by Andrea Salina Fleming for the Fairmont News
Leaders from all over the state of West Virginia met Aug. 17 to discuss how housing, agriculture and economic development can intersect to collectively grow and diversify our economy and cultural landscape in the Mountain State, now and in the future.
The Aligning Summit was hosted by CommunityWorks in WV and the West Virginia National Guard with funding from the Claude Worthington Benedum Foundation.
The running theme in talks at the Summit is that West Virginia is facing several crises and at the foundation of those crises is housing. Without housing, people lack the resources needed to obtain jobs, transportation, identification and other necessary services. Not only does the state lack a strong inventory of safe, decent affordable housing, but also moderate income level dwellings. Most communities have housing stock constructed in the early to mid-1900’s parallel to coal and timber booms. Housing situated near downtown areas has become abandoned, dilapidated and blighted in many cases. The result is a phenomenon of empty homes in need of major rehabilitation and repairs to be up to code that the typical West Virginian cannot afford through conventional means.
Major players from high impact groups, such as the WV Housing Development Fund, the WV Department of Agriculture, the WV Oil and Natural Gas Association and the WV Development Office, to name a few, hosted panel discussions around various topics, including the current landscape and future outlook for West Virginia and how to innovatively meet West Virginia’s housing challenges. These discussions led to break-out sessions divided into four regions throughout the state. Leaders from the various regions brainstormed around assets and opportunities for alignment, as well as recommendations and rapid planning. From these discussions some common themes arose in the arena of housing. No region in West Virginia is exempt from an aging population, job loss, blight issues, lack of decent housing stock or the opioid addiction crises. What we do have are strong foundations to build upon, such as a healthy community college network, plenty of infrastructure in historic buildings for repurposing and tourism as a glue that holds the state together. Collectively, each region elected to take on tasks and bring project ideas back to the WV Housing Conference, which will be hosted in Charleston Sept. 20 – 22. The ideas are meant to be feasible, fundable and implementable in the near future.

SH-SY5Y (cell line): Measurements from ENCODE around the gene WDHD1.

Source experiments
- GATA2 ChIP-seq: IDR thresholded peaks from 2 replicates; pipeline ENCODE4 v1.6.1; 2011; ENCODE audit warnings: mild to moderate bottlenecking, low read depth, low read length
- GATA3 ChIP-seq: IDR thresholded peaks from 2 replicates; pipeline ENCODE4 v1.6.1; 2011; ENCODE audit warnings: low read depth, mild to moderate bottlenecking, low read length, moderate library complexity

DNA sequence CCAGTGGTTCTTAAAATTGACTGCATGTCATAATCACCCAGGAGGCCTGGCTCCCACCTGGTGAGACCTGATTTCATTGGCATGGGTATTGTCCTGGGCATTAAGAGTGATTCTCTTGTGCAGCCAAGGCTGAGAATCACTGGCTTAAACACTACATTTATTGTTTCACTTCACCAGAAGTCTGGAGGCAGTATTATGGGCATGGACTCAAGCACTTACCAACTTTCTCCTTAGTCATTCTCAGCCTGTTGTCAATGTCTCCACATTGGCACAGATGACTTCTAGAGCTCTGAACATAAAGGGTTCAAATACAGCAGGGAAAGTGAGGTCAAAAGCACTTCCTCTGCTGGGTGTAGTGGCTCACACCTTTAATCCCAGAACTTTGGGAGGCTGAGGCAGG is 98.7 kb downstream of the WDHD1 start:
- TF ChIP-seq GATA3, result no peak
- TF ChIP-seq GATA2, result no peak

The Aligning Summit was meant to bring together a think tank from all over the state to come up with viable solutions to the housing issues facing our state. Local flooding over the past two summers has added another layer of disaster and struggle to an already emerging crises. Despite these setbacks, one of the takeaways from the summit was the resiliency of West Virginians and their sense of community pride. Few places in the nation would be home to such an immediate, neighborly response to natural disaster. Events like these only bring more attention to social issues facing our state to those who can assist in the solutions. With news of potential additional POWER initiative funding through the Appalachian Regional Commission, HUD, the WV Development Office and other sources, some light can be seen at the end of the tunnel. Through collaborative partnerships, regional efforts and pooling of resources, West Virginia can and will prevail over this hurdle to provide housing to those who need it as well as those who see a future in this beautiful state migrating from other places.